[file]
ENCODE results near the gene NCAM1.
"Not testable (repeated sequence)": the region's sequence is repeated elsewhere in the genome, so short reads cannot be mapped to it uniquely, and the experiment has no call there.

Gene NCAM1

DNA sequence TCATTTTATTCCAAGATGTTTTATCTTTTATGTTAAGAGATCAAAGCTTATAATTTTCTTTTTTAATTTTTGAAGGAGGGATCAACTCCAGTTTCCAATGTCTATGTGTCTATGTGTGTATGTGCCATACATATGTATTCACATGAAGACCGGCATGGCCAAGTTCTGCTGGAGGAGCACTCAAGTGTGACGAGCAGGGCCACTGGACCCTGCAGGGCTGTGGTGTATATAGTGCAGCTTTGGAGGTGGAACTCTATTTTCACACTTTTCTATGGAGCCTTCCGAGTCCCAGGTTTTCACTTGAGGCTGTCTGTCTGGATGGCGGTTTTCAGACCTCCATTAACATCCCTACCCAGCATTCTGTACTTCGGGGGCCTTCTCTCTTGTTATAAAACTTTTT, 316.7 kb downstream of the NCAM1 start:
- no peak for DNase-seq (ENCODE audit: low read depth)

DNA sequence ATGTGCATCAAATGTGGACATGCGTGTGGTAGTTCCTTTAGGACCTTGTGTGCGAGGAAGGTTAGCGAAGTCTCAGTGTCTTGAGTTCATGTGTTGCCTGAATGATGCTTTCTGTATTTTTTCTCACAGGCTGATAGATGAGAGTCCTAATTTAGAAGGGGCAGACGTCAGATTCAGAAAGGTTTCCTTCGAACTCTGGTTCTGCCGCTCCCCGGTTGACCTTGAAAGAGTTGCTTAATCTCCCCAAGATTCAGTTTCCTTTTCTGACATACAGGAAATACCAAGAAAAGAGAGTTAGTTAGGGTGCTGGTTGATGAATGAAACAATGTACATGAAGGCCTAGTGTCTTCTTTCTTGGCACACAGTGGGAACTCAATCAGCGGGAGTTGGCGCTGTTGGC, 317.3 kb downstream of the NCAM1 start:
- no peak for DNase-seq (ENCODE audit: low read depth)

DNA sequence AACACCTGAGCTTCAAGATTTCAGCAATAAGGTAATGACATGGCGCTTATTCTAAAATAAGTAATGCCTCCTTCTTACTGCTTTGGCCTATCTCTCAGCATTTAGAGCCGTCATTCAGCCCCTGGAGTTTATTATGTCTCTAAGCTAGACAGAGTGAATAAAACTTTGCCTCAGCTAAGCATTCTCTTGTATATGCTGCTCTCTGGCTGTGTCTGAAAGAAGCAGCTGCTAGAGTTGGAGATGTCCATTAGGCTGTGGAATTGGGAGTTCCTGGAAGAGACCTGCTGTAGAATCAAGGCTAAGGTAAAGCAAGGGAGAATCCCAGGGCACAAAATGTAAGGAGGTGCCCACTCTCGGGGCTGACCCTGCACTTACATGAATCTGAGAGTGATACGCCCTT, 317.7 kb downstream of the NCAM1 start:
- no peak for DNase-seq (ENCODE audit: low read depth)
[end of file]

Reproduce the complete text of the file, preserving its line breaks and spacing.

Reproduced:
ENCODE results near the gene NCAM1.
"Not testable (repeated sequence)": the region's sequence is repeated elsewhere in the genome, so short reads cannot be mapped to it uniquely, and the experiment has no call there.

Gene NCAM1

DNA sequence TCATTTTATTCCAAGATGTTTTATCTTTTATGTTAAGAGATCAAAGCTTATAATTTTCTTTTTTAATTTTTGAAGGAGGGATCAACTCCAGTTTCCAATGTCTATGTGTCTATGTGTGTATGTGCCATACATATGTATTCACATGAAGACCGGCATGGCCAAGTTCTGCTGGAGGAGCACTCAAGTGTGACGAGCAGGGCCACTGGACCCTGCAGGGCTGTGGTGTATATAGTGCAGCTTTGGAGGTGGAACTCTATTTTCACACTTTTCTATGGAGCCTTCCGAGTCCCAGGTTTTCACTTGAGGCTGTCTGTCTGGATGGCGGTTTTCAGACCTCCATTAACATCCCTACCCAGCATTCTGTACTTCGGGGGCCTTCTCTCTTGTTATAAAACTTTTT, 316.7 kb downstream of the NCAM1 start:
- no peak for DNase-seq (ENCODE audit: low read depth)

DNA sequence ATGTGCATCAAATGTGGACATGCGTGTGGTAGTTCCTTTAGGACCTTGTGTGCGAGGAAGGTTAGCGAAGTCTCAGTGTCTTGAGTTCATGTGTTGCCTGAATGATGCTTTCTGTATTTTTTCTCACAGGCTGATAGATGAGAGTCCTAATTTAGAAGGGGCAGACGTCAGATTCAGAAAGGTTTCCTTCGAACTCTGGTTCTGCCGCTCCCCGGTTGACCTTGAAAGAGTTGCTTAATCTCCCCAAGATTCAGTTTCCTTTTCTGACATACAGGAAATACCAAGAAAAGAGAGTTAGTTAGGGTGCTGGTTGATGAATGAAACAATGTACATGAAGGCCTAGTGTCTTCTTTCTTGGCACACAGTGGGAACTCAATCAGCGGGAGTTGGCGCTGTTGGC, 317.3 kb downstream of the NCAM1 start:
- no peak for DNase-seq (ENCODE audit: low read depth)

DNA sequence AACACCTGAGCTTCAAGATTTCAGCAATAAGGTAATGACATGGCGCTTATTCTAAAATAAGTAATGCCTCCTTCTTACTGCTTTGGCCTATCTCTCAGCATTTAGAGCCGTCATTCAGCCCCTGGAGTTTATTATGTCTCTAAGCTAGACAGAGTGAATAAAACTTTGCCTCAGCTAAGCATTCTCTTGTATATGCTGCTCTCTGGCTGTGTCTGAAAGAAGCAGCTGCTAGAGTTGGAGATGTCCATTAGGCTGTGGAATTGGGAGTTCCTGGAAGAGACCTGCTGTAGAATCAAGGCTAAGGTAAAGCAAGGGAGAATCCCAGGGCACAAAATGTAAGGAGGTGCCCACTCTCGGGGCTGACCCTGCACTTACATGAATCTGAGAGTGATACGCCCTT, 317.7 kb downstream of the NCAM1 start:
- no peak for DNase-seq (ENCODE audit: low read depth)